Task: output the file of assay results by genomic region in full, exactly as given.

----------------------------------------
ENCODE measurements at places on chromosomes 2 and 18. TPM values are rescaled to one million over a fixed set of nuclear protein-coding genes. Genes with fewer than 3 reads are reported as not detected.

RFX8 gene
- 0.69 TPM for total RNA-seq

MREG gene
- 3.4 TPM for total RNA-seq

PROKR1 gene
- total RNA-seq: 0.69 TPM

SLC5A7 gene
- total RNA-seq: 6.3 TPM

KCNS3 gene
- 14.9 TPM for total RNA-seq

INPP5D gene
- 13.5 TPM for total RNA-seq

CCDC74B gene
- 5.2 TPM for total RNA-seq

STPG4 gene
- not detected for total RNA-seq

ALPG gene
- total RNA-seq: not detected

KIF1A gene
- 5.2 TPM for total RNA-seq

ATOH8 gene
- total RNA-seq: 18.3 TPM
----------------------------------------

ENCODE measurements at places on chromosomes 2 and 18. TPM values are rescaled to one million over a fixed set of nuclear protein-coding genes. Genes with fewer than 3 reads are reported as not detected.

RFX8 gene
- 0.69 TPM for total RNA-seq

MREG gene
- 3.4 TPM for total RNA-seq

PROKR1 gene
- total RNA-seq: 0.69 TPM

SLC5A7 gene
- total RNA-seq: 6.3 TPM

KCNS3 gene
- 14.9 TPM for total RNA-seq

INPP5D gene
- 13.5 TPM for total RNA-seq

CCDC74B gene
- 5.2 TPM for total RNA-seq

STPG4 gene
- not detected for total RNA-seq

ALPG gene
- total RNA-seq: not detected

KIF1A gene
- 5.2 TPM for total RNA-seq

ATOH8 gene
- total RNA-seq: 18.3 TPM